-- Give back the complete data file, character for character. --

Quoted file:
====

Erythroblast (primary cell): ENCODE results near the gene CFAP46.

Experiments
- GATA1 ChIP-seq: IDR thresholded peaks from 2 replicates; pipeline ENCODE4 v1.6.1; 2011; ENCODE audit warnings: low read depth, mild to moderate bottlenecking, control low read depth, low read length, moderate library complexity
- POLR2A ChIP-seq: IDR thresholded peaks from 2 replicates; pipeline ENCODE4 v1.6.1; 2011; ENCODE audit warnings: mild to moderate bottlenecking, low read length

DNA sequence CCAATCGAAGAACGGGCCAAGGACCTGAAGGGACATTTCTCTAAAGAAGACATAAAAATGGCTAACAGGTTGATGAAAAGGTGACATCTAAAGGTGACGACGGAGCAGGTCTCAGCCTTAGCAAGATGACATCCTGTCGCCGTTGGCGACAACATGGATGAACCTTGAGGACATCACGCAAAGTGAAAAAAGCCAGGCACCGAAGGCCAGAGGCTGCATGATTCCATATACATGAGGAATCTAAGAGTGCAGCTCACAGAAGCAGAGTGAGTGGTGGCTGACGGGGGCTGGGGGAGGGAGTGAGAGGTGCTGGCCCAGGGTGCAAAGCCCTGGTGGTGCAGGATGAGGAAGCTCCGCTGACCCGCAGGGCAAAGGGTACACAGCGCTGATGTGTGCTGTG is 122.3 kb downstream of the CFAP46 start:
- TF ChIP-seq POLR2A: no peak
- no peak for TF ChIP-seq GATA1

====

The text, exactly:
Erythroblast (primary cell): ENCODE results near the gene CFAP46.

Experiments
- GATA1 ChIP-seq: IDR thresholded peaks from 2 replicates; pipeline ENCODE4 v1.6.1; 2011; ENCODE audit warnings: low read depth, mild to moderate bottlenecking, control low read depth, low read length, moderate library complexity
- POLR2A ChIP-seq: IDR thresholded peaks from 2 replicates; pipeline ENCODE4 v1.6.1; 2011; ENCODE audit warnings: mild to moderate bottlenecking, low read length

DNA sequence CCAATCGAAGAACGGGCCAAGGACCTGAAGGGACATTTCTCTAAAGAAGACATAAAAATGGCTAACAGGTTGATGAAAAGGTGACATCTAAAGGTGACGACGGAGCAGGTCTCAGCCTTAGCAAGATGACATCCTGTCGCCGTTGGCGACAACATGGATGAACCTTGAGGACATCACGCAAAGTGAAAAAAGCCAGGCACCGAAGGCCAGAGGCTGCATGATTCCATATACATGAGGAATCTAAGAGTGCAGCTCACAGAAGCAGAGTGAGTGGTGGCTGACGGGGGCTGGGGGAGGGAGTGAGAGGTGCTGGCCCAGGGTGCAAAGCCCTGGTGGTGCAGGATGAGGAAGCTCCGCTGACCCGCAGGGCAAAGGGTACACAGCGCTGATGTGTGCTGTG is 122.3 kb downstream of the CFAP46 start:
- TF ChIP-seq POLR2A: no peak
- no peak for TF ChIP-seq GATA1